U.S. Army Corps of Engineers Agrees to Hold Back Water in Lake Mendocino
Minor deviation will save 5,825 acre-feet behind Coyote Valley Dam
From the Sonoma County Water Agency:
The U.S. Army Corps of Engineers (Corps) today approved a request by the Sonoma County Water Agency (Water Agency) to keep an additional 5,825 acre-feet of water behind Coyote Valley Dam at Lake Mendocino in an effort to preserve water supply while meeting flood control and dam safety requirements. The minor deviation will allow an increase of water in the water supply pool from 68,400 acre-feet to 74,225 acre-feet.
“Our community greatly appreciates the Corps’ flexibility in how they operate Lake Mendocino for the betterment of our water resources and environment,” said Water Agency Chairwoman Shirlee Zane. “Lake Mendocino’s water supply relies on annual rainfall to fill. While recent atmospheric river events have helped bolster our water supplies, there is never enough water to waste. This deviation allows us to save extra water when we have it, so we can use it when we absolutely need it.”
The Corps will continue to release water from Lake Mendocino due to the considerable amount of water within the current flood control pool. As of January 25, there was 86,440 acre-feet of water in Lake Mendocino, or 140% of water supply capacity, which means the Corps will release approximately 12,000 acre-feet from the flood control pool.
The Water Agency manages reservoir releases when water levels remain in the water supply pool. When water rises enough to enter the flood control pool of the reservoir, the Corps takes charge of releasing water for flood protection and dam safety purposes.
In order to maximize that additional water storage, on December 16, 2016, the Water Agency requested that the Corps allow an additional 5,825 acre feet of water to be stored in the flood control pool – the Corps calls this action a “temporary deviation” from its flood control manual. This manual that was written in the 1950s and mandates when and how much water must be released from the reservoir for flood control and dam safety purposes.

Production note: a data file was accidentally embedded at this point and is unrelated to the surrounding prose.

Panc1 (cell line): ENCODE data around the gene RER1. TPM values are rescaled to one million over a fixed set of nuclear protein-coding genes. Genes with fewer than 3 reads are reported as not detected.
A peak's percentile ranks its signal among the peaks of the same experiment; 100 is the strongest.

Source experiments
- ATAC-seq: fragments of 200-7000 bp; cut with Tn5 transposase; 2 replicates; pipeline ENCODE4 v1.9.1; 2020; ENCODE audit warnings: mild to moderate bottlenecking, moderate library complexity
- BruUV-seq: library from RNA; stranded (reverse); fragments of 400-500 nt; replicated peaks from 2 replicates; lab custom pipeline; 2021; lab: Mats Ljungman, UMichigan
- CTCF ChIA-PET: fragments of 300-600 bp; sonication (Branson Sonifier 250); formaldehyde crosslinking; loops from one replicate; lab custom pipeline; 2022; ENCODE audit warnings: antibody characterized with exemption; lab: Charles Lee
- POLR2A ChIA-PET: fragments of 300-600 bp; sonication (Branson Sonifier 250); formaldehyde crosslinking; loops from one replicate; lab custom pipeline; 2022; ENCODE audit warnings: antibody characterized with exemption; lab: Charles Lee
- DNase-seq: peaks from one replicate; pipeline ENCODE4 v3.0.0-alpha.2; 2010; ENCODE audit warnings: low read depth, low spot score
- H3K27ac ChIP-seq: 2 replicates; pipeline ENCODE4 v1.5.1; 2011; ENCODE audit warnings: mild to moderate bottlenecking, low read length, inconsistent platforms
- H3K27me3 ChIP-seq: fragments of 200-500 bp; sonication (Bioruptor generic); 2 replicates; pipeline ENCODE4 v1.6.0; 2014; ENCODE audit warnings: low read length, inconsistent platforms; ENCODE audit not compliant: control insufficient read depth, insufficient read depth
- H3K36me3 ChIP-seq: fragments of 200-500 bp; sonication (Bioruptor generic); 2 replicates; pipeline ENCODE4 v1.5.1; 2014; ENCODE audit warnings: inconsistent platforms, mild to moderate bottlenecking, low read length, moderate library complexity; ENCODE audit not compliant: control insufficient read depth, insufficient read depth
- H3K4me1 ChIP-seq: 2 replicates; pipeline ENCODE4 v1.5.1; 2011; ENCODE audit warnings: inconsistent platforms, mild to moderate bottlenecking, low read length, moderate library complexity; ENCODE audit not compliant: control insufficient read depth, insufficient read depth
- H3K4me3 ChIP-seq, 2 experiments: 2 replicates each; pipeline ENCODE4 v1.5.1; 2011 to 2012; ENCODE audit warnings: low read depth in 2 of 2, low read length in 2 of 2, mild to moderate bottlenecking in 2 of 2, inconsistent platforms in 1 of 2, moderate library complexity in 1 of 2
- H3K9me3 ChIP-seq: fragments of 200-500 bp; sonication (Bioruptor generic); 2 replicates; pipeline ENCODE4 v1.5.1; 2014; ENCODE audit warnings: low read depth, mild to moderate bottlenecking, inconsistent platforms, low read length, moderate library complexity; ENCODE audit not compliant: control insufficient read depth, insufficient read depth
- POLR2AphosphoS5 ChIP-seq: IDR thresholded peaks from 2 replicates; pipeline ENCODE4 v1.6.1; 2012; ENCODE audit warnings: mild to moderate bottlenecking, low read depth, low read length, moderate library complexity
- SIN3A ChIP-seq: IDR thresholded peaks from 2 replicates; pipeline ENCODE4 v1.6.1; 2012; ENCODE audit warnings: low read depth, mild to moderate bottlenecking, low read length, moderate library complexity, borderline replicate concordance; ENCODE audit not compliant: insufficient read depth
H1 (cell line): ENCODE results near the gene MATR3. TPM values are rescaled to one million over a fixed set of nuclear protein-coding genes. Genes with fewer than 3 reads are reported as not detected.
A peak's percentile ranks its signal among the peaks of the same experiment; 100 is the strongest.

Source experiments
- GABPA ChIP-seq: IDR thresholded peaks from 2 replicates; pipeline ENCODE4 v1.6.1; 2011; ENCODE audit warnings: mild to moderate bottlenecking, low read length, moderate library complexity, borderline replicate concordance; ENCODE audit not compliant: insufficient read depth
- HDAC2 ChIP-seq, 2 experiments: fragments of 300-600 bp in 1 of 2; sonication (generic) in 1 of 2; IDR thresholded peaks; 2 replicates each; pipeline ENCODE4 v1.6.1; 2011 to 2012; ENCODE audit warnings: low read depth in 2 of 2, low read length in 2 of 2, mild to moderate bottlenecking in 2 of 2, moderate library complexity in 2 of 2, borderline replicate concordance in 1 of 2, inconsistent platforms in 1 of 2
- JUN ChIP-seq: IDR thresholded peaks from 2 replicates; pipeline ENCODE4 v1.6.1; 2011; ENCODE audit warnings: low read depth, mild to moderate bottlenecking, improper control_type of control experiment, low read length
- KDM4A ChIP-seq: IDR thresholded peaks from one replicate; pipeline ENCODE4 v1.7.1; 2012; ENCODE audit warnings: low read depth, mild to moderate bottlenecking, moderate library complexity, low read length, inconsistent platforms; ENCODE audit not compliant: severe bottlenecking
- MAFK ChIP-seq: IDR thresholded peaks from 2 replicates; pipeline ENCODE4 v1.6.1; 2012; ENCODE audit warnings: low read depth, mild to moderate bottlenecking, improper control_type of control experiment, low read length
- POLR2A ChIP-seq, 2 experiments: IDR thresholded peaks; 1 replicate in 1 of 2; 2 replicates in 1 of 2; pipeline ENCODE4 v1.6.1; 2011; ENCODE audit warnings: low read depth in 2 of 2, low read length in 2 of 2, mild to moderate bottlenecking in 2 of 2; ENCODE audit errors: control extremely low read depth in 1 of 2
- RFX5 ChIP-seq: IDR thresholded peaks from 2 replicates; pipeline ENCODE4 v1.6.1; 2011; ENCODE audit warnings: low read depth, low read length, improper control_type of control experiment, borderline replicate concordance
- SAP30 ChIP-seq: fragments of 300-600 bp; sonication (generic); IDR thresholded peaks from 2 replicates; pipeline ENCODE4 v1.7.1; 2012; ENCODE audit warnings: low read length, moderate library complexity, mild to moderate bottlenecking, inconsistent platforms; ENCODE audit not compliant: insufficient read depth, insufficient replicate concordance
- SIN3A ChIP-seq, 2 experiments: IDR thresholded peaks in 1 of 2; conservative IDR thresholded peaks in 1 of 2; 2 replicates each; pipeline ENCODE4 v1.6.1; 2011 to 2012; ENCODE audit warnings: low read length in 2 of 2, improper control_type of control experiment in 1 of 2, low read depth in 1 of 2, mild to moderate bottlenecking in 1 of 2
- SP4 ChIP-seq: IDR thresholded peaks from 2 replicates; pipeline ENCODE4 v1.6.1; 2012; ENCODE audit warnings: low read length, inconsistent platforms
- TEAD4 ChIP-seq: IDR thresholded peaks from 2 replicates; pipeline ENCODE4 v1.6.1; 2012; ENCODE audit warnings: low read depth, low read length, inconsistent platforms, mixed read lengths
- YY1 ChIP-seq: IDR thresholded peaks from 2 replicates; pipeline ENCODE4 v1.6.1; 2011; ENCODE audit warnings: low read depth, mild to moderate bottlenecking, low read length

To read the minor deviation and learn more about Lake Mendocino, please visit www.sonomacountywater.org/reservoir-operations/
Sierra Meadows Partnership adopts “all-hands, all-lands” approach to restore and protect state’s Sierra Nevada meadows
From California Trout:
The Sierra Meadows Partnership, spearheaded by California Trout and comprising a broad coalition of government agencies, scientists, non-profit conservation organizations and other stakeholders, announced the release of the Sierra Meadows Strategy. The strategy outlines an action plan to restore and protect 30,000 acres of mountain meadowlands in the greater Sierra Nevada of California within 15 years.
The Pacific Southwest Region of the U.S. Forest Service and CalTrout also signed a Memorandum of Understanding (MOU) today formalizing a collaborative approach to advance meadow restoration. Other stakeholders interested in working on meadows restoration, including members of the partnership, will be invited to join the MOU moving forward.
“The Sierra Meadows Partnership is taking an ‘all-hands, all-lands’ approach to this effort,” said Mark Drew, Sierra Headwaters Program Director for California Trout. “This strategy is a framework for widespread restoration of Sierra meadows to benefit fish, wildlife and plants as well as millions of Californians who depend on Sierra Nevada water for their health and livelihoods.”
More than 20 partner groups have worked together since February 2014 to produce the Sierra Meadows Strategy. The strategy provides the guidance necessary to achieve an ambitious and effective course of action to increase rates of meadow conservation. By reaching consensus on a path forward, a diverse group of agencies, scientists, and other stakeholders can more effectively leverage resources and strategic changes required to restore and protect meadows throughout the greater Sierra Nevada Region.